Cost advantages

As has happened with batteries in electric vehicles, the costs on electrified equipment batteries are coming down,” says Lewis, thanks to improvements in battery technology and chemistry and increased manufacturing volume. “Many experts in the field see that trend continuing with prices falling over time.”

And Lewis thinks that battery life may not be the limiting factor on overall machine life. “There is a perception that batteries and electric components have a limited life span. However, advances in these technologies have extended battery and electrical component life much longer than many would expect — often beyond the useful life of the machine.”

Charging considerations

There is a lot of innovation and growth happening in the remote charging technology, says Lewis.  With several portable power solutions now available for rent, there’s no issue with jobsite recharging. You will soon no longer need grid power to recharge your electric machines.

“In the near term, the compact and sub-compact machines are well suited for electrification because they can be easily transported and charged,” says Lewis. “Typical applications for this equipment include indoor operations or supply yards where the machine can be charged on-site. But they’re also well suited for jobs further afield because they can easily be loaded on a trailer and returned to the shop for charging.”

Total cost of ownership

EV units require less maintenance and use more affordable power than their diesel counterparts, says Lewis. The absence of oil changes, air filter replacement and after-treatment maintenance results in considerable savings. And electricity is substantially less expensive than diesel.

“All of these factors contribute to a solid return on investment that can offset the upfront cost of an EV unit,” says Lewis. “While it’s clear that the operating costs of EV units are reduced compared to diesel, the nuances of each application will affect the degree of savings and payoff time,” he says.


New Battery-Electric Products

Manitou’s battery options cover all uses  

At the American Rental Association’s annual meeting this year, Manitou launched a new line of electrified telehandlers for the North American market, part of the company’s Oxygen line of low emissions equipment.

In addition to maintaining the same performance specs as their diesel counterparts, Manitou says its new line will lower the total cost of ownership while simplifying service and making the jobsite air a little cleaner and less noisy.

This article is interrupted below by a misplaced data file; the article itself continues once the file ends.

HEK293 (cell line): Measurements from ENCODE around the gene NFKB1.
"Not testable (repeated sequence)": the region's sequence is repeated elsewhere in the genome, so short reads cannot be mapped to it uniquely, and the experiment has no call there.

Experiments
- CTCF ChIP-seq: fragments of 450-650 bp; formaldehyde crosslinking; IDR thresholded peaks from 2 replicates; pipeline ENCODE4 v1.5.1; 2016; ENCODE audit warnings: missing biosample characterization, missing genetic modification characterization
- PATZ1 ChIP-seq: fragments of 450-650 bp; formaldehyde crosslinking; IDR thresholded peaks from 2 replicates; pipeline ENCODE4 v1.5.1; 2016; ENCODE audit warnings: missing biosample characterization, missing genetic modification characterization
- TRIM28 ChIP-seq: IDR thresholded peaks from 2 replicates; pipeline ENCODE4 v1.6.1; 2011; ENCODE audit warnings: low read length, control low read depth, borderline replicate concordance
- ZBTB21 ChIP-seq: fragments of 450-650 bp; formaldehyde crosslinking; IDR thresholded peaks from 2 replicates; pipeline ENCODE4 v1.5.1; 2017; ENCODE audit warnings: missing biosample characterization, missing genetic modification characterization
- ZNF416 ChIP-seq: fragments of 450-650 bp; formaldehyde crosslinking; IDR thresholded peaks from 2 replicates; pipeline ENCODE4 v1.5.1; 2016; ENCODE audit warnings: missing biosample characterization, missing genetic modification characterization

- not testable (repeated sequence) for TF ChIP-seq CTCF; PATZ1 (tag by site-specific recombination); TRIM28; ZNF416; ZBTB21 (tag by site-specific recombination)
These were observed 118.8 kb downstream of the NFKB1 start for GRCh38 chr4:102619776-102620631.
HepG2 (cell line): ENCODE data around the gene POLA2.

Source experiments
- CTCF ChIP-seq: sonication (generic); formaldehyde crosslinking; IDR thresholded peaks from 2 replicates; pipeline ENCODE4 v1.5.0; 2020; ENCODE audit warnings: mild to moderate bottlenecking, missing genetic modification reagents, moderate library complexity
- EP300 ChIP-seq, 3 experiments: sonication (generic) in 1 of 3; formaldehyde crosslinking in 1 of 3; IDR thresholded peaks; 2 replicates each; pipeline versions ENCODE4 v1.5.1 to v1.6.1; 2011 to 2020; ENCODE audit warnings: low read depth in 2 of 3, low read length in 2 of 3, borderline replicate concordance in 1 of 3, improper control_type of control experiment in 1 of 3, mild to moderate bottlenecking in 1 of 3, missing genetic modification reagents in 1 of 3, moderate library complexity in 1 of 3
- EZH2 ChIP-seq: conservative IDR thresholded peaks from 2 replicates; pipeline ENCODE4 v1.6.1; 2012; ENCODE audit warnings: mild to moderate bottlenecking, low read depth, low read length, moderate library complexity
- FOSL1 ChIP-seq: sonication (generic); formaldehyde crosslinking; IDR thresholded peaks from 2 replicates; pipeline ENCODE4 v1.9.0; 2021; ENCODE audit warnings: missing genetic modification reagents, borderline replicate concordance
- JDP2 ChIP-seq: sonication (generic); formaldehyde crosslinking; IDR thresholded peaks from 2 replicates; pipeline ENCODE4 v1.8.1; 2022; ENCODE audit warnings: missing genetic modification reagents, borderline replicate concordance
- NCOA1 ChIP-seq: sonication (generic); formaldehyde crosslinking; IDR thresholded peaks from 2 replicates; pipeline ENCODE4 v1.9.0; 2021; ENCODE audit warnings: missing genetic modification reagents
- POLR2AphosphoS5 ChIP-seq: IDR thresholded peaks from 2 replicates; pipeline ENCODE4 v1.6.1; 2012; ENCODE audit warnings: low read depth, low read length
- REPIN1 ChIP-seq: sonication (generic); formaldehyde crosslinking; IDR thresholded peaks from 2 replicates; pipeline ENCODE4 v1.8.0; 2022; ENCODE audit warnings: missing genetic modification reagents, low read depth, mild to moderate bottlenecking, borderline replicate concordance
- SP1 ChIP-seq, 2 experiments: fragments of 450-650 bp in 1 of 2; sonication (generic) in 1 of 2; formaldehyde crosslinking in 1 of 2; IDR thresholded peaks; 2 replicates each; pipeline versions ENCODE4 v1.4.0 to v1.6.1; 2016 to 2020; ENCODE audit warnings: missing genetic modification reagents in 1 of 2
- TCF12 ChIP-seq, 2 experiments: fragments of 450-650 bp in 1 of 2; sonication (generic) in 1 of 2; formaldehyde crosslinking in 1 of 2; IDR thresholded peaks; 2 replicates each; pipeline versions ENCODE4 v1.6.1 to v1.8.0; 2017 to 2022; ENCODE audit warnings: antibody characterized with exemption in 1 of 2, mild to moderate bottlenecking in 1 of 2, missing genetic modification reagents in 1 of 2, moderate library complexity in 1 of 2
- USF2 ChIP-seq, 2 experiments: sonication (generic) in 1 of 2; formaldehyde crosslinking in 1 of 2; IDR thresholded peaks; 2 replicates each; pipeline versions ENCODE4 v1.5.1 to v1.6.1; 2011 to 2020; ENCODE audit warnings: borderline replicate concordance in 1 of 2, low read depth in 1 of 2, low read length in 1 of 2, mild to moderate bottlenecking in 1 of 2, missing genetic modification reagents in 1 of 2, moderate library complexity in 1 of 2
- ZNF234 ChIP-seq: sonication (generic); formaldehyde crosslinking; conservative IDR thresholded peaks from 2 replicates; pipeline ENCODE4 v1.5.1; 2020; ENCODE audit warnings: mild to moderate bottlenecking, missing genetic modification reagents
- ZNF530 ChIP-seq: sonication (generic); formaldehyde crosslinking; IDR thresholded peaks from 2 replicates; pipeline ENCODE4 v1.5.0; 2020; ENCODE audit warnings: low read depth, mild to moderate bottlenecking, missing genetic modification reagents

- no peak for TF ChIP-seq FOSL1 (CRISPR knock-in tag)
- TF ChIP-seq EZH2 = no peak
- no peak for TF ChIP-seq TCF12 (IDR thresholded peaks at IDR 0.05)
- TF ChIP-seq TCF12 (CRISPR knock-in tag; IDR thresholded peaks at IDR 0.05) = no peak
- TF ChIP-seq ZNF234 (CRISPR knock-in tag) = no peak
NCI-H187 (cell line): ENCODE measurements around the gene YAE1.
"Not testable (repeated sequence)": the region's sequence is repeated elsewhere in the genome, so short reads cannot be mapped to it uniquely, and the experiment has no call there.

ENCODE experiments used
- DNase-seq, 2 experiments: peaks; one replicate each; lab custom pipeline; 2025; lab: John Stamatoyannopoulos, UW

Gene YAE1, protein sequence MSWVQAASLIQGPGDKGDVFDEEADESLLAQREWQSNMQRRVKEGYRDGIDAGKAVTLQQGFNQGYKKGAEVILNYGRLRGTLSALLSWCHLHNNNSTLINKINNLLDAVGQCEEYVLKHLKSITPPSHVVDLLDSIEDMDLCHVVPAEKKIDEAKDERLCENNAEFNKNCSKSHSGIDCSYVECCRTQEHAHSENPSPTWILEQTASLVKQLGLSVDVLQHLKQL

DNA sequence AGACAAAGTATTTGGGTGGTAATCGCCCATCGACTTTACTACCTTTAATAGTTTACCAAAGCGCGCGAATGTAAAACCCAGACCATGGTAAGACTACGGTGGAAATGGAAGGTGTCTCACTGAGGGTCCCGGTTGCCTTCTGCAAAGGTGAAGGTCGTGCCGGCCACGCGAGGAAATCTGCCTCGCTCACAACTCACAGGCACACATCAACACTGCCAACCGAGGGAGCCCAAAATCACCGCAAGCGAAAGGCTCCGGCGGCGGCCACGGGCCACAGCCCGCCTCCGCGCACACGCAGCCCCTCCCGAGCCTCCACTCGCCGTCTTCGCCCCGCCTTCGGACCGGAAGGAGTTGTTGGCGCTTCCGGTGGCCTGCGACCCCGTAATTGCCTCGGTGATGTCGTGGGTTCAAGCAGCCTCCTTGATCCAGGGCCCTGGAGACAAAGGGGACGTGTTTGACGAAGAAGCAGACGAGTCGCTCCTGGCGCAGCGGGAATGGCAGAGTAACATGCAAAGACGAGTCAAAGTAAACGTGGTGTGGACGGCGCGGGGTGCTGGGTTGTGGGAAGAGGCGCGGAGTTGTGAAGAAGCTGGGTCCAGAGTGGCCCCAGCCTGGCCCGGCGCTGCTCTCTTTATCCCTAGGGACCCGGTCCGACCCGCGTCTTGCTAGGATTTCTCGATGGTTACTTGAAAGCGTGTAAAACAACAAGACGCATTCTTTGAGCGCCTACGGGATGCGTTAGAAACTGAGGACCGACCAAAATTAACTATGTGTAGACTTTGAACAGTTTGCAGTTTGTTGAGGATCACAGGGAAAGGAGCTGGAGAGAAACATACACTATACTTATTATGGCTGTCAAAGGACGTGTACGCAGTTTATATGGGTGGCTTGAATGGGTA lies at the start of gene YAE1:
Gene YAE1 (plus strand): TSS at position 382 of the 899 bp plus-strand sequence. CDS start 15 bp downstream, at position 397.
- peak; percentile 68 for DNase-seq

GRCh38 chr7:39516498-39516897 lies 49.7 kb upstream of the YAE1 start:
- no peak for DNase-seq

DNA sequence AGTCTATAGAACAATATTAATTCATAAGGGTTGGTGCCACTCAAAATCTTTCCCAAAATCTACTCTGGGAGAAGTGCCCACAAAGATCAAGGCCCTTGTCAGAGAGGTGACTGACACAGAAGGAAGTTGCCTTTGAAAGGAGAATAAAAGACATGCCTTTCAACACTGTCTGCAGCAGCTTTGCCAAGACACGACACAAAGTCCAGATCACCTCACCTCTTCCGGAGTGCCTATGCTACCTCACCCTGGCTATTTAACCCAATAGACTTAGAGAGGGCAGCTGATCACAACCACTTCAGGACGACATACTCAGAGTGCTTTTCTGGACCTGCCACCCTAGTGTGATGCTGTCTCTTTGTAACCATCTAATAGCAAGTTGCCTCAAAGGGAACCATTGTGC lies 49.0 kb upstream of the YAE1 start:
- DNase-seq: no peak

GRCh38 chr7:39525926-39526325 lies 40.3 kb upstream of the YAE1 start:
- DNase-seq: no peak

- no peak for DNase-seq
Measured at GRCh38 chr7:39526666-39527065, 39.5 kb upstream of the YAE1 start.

The MRT 2260e and the MRT 2660e deliver 13,200 pounds of maximum capacity in a 100 percent electric machine. The 700-volt, 65-kilowatt lithium-ion battery can be supplemented with an optional second battery to double the capacity. And an optional E-Xtra Generator gives the machines hybrid capabilities as well. There is also a “plug-in” mode that allows the machine to operate while connected to the main energy supply when the stabilizers are extended.

The MT 625e is a fixed compact telehandler with a maximum capacity of 5,500 pounds, maximum reach of 19 feet 2 inches, and a maximum outreach of 11 feet 1 inches. Outfitted with either a 25 kilowatt or optional 35-kilowatt lithium-ion battery, the machine achieves a full charge in just over two hours when equipped with the optional 9-kilowatt on-board charger (3 kilowatt is standard).

“Telehandlers are perfectly suited for electrification due to their varied use throughout the day,” says Steve Kiskunas, product manager — telescopic handlers at Manitou.  “And the elimination of service and support operations and costs around the diesel engines will have significant lifetime cost savings.” 

Genie’s purpose-built batteries

With more than 70 percent of its products electrified, Genie continues to leverage that expertise into its latest lift and access equipment including the Lithium-Ion battery option for their GS E-drive slab scissor lifts, as well as their electric S-60 DC and hybrid S-60 FE telescopic boom lifts.

Genie lithium-Ion batteries have been specifically designed for mobile elevating work platforms, says Christian Dube, Genie global product manager. Genie’s GS E-Drive Lithium-Ion scissor lifts can be recharged in just four hours, which is 33-percent faster than a standard flooded lead acid battery, and partial charges won’t damage the Lithium-Ion battery. This allows operators to charge a lift during breaks or over lunch in the event the machine didn’t get charged the night before, or if it is being used for a second shift. The lithium-ion battery option is available globally on nearly all GS E-Drive slab scissor lifts, with the exception of the GS-1432m and GS-1932m micro scissor lifts and the GS-4046 and GS-4655 slab scissor lifts.